Condoleezza Rice, following in the footsteps of her cohort from the recent republican regime, George W. Bush, Dick Cheney and Karl Rove, gave a speech to welcoming Calgarians on Wednesday night.
The former U.S. Secretary of State's talk was the keynote address at the opening of the University of Calgary's School of Public Policy, a pan-university institute aiming to bring together the large number of people already working on public policy on campus.
Rice addressed the need to continue valuing competition in society, at a time when the policy model of low taxes and low regulations is under attack.
"Today's headlines and history's judgment are rarely the same," said Rice, speaking to a crowd of just over 11,000 politicians, business leaders and academics.
The choice of Rice as the inaugural speaker was met with alarm from many students and concerned Calgarians.
Joanne Costello, a social work graduate student at the U of C, was concerned that Rice would set the institute on the wrong path.
"The opening gala sets a tone and stage for the type of policy and the underlying values that policy school will represent," she said, noting that the choice of Rice spoke to the deep conservative roots of the city.
Rice lauded the idea of having a public policy school of international calibre in Canada, stressing the importance of a strong, educated public service.
"When you're in government you don't have time to think, you just have time to act," she said, pointing to the indispensable benefits of the thorough debate and research around policy issues conducted by academia.
Jack Mintz, director of the school and a major player in its launch, said that despite Rice's controversial actions while in public office, her strong academic background was key to why she was chosen for the address. Rice has returned to academia since leaving office and is a senior fellow on public policy at the Hoover Institution and professor of political science at Stanford University.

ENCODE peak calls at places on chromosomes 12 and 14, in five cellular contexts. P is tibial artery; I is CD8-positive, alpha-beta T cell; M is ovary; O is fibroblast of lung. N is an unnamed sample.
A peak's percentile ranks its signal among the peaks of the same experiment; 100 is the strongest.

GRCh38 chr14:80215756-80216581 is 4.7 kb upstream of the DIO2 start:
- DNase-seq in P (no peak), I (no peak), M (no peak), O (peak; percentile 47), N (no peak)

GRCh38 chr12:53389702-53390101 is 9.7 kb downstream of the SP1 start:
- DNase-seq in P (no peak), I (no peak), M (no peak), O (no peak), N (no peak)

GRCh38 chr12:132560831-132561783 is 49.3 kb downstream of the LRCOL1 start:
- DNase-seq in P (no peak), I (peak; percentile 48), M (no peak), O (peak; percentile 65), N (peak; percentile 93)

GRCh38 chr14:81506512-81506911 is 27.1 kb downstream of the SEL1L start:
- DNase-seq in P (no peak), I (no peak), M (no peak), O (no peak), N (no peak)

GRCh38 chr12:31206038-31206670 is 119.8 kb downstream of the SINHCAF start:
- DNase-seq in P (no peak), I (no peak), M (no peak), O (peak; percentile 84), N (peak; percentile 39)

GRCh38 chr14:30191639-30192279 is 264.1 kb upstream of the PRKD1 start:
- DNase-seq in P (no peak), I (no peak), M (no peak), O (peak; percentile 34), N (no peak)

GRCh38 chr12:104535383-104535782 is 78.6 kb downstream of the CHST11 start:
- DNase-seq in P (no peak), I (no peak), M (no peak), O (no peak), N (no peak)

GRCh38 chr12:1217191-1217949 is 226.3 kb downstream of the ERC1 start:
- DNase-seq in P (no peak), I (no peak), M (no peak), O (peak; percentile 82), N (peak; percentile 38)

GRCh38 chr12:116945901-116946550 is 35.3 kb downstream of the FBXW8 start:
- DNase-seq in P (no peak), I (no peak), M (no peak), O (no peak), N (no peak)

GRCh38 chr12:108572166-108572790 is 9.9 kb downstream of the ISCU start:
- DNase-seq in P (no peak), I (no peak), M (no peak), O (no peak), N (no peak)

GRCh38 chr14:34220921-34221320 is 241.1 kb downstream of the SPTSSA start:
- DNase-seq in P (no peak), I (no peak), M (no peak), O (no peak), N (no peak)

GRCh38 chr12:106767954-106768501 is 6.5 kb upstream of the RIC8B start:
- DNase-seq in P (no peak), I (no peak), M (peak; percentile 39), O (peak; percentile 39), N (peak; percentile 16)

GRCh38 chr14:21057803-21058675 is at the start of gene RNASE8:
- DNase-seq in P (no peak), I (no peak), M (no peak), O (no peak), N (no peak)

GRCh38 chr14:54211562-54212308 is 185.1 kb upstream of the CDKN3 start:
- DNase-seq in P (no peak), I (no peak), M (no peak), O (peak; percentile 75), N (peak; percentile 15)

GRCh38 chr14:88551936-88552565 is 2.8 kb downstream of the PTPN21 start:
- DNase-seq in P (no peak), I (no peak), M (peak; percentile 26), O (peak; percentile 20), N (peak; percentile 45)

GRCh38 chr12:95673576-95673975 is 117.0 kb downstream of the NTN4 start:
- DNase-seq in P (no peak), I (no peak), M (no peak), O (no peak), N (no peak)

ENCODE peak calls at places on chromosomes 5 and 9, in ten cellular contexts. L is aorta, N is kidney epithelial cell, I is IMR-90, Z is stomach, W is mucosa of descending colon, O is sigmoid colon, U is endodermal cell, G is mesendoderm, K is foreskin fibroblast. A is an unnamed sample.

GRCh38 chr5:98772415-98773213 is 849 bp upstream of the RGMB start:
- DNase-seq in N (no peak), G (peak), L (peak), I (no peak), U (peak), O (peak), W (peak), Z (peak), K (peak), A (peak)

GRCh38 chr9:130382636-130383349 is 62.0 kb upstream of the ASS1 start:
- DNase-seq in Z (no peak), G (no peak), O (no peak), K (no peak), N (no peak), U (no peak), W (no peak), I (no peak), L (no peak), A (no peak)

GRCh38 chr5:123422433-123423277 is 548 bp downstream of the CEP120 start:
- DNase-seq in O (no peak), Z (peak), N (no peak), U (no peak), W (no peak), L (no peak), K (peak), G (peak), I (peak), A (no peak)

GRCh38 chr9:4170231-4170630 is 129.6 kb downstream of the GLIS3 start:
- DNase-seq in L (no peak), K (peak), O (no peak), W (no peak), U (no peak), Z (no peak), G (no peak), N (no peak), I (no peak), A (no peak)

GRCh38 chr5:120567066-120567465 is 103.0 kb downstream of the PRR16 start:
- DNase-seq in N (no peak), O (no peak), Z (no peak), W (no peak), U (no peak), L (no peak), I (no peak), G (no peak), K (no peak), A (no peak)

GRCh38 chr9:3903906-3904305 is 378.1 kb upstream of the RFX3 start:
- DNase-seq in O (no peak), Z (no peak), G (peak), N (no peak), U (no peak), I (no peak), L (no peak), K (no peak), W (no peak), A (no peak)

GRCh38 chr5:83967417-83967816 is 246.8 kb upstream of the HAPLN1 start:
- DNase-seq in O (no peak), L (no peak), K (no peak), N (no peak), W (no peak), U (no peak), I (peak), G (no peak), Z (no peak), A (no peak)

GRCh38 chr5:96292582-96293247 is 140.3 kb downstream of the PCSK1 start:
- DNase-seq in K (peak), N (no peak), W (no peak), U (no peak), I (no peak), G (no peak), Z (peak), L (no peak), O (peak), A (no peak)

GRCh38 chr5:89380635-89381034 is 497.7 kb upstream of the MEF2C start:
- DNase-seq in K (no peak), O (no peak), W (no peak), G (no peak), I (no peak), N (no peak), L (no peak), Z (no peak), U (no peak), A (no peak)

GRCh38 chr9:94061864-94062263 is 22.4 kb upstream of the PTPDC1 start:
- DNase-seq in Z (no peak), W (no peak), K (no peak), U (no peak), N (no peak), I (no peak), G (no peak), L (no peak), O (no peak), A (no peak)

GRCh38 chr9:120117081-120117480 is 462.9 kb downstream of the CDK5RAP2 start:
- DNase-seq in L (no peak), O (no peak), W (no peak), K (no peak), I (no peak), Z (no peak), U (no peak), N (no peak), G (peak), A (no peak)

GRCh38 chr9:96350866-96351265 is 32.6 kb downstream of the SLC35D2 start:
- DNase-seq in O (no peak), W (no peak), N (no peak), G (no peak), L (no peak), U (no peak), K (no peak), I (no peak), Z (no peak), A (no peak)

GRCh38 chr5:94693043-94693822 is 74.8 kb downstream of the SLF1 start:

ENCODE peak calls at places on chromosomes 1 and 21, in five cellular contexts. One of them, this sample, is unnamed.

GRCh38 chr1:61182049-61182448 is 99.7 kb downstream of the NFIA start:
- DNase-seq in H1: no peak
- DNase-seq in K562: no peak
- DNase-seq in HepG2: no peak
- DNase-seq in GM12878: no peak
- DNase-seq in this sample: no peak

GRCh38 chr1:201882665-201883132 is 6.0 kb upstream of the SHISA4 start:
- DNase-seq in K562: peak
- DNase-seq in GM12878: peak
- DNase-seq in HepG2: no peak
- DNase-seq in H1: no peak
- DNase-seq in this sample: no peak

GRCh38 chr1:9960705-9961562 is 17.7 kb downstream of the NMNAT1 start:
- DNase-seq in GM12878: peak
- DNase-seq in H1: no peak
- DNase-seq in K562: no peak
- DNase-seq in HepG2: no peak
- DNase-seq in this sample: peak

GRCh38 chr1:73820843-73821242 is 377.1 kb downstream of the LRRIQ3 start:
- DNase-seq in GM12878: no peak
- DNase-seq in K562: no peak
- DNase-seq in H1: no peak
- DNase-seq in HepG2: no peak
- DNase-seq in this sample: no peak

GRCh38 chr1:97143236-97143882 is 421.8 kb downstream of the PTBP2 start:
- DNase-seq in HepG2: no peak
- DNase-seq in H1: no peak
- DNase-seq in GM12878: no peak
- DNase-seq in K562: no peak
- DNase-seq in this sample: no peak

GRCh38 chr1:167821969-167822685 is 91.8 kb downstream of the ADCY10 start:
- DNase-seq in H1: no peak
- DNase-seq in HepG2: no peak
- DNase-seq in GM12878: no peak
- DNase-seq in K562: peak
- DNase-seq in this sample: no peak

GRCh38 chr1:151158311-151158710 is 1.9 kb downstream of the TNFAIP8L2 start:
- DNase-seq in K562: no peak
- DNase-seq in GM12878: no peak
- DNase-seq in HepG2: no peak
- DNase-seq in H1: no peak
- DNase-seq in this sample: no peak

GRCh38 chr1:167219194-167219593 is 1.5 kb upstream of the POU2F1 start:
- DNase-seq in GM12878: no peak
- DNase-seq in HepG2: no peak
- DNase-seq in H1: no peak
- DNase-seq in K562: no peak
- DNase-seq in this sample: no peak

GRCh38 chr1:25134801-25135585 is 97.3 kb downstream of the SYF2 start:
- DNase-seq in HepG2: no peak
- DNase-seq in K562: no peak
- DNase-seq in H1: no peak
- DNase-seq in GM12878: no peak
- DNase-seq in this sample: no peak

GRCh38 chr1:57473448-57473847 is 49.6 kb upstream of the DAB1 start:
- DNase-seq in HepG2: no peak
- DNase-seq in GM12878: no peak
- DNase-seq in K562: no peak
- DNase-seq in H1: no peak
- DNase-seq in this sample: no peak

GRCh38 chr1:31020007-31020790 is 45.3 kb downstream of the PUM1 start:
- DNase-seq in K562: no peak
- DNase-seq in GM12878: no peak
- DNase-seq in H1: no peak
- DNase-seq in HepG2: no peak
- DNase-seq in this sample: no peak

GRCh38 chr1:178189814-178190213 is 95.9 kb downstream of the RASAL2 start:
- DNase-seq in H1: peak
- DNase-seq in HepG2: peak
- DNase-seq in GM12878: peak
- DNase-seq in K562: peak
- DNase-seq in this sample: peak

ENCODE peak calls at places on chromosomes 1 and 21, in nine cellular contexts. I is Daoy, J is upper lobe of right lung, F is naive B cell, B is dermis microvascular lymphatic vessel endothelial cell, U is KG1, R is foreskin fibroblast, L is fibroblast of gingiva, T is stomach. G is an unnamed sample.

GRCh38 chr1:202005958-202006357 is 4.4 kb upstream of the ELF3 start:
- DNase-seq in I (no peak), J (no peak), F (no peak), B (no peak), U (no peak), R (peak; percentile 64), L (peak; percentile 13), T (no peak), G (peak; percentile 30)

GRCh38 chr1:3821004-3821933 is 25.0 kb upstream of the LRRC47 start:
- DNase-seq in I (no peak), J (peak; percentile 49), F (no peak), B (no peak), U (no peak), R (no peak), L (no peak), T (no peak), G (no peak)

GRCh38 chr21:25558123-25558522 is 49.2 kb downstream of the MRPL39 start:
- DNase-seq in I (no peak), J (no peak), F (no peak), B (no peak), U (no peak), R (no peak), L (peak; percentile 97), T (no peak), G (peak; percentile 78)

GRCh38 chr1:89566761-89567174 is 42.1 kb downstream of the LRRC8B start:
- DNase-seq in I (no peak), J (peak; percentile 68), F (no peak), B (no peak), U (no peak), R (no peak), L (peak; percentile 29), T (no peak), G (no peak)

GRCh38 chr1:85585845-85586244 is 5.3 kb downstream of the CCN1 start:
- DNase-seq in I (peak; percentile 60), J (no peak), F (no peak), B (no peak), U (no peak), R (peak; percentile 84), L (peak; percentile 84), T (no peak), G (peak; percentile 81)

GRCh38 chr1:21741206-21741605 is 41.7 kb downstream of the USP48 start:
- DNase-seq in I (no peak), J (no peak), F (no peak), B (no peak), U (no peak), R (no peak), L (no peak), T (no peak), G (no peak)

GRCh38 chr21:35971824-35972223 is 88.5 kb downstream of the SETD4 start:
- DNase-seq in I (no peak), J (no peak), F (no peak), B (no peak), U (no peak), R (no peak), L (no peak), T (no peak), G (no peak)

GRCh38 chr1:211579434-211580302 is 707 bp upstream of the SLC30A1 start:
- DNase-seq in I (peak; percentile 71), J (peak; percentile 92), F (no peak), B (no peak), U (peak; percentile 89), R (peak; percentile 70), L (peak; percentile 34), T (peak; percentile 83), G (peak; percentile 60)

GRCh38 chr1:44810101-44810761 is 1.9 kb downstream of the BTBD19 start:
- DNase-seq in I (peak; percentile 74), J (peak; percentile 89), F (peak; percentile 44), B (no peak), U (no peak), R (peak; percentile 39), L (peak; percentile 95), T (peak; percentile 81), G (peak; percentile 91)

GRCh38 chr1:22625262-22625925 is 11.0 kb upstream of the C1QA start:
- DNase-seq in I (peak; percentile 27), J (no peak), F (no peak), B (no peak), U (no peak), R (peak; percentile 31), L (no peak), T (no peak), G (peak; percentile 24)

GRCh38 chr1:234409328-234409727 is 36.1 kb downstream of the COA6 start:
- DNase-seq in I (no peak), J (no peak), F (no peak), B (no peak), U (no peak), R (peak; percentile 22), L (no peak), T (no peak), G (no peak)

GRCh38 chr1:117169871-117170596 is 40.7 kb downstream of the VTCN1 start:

Although Mintz stressed that Rice's policy decisions would not be a model for the school, as he presented Rice with a gift as she left the stage he thanked her for "how much you've contributed to our thinking about public policy."
"If [Mintz] thinks that pushing the world to the brink of a global recession is good policy, I'm not sure what he thinks is bad policy," said Costello.
In an effort to get the university to rescind its invitation to the notable American, Costello collected over 300 signatures.
Beyond the direction that Rice's policy decisions could take the school, Costello said that inviting Rice as the speaker raised questions about the integrity of the university as a whole.
"International law would consider her actions illegal," said Costello. "This ranges from an illegal war, to the use of torture, to the spread of misinformation or deceitful propaganda to launch an invasion against two nations. Estimates now suggest that over a million Iraqis have died as a result."
As guests Â-- who helped to raise over $1 million for the school -- enjoyed a meal of dried bison, elk pepperoni and Alberta beef tenderloin inside the Hyatt Regency Calgary, approximately two dozen protestors gathered outside to voice their discontent.